“Luck doesn’t exist,” announces Megan Riordan—a confusing statement, as Luck is the title of Riordan’s one-woman show. Nevertheless, she insists the concept is illusory. If you play most casino games, you will lose. If you play blackjack according to the rules of basic strategy, you will break even. Of course, should you collaborate with your father, your brother, and “Uncle Jimmy” in an elaborate system of card spotting, playacting, and hand gestures known as “advantage play,” you will win. This practice has underwritten Riordan’s acting career and made her persona non grata at Mandalay Bay. And it has also supplied her with ample dramatic material.
Riordan begins the piece garbed in a cocktail dress, bestowing cheese balls upon the crowd. She also distributes a deck of cards, a pair of dice, and a mini–roulette wheel. Chance outcomes—a card drawn, a number rolled—determine the course of her show: An even number might lead her to discourse on nicknames; an odd one will send her riffing on gaming vocabulary. She moves energetically, even a little frantically, from one game to the next, from one subject to another. Occasionally, she decelerates and describes her Vegas childhood and her father, a professional gambler barred from every casino in Australia. These tales prove so unexpectedly resonant that perhaps Riordan should leave aside some of the gimmickry (the dance numbers, anyway) and simply talk more.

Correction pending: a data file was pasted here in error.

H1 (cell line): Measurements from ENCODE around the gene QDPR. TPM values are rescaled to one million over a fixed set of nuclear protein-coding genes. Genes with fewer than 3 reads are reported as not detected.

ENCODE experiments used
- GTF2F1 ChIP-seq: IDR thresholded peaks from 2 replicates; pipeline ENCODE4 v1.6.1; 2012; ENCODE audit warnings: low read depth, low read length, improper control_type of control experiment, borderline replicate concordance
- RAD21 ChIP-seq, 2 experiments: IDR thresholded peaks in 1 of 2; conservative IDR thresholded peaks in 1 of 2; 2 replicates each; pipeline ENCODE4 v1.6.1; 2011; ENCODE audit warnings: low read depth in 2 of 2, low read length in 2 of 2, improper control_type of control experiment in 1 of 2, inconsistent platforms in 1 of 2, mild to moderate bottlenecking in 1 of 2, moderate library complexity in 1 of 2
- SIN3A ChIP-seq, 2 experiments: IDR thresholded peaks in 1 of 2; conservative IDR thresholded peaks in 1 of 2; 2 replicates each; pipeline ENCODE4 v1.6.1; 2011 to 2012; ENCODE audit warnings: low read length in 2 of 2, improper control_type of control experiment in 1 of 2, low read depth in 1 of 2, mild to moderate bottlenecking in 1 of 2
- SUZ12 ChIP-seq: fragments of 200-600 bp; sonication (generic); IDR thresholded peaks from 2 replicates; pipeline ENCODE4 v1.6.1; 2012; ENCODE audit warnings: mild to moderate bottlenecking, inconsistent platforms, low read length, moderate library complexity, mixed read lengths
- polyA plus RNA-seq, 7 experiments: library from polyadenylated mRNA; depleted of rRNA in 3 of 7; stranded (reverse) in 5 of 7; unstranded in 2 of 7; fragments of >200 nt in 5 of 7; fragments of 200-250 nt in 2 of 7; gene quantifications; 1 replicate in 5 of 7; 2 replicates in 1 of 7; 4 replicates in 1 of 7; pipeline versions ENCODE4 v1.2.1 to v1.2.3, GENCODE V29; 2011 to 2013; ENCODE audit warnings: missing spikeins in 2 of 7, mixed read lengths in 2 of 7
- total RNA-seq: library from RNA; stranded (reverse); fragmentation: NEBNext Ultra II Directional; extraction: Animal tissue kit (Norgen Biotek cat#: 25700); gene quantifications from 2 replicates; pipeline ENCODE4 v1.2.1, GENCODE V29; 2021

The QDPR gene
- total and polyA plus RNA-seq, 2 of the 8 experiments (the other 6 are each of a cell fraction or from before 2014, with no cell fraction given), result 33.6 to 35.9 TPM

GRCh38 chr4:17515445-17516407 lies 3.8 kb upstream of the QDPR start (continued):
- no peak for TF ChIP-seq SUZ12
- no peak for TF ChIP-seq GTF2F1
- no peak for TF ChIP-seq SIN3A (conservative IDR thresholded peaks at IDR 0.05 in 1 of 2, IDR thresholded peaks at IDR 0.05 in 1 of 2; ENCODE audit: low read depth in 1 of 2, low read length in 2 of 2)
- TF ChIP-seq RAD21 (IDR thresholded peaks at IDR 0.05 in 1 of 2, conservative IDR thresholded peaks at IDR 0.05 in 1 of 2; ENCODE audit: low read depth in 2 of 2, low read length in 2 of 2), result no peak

Few gambling truisms ring truer than “The house always wins.” And at the close of Luck, which followed a lusty sing-along of “Here’s to the Losers,” the house at 59E59 burst into smiles, cheers, and applause. They win again.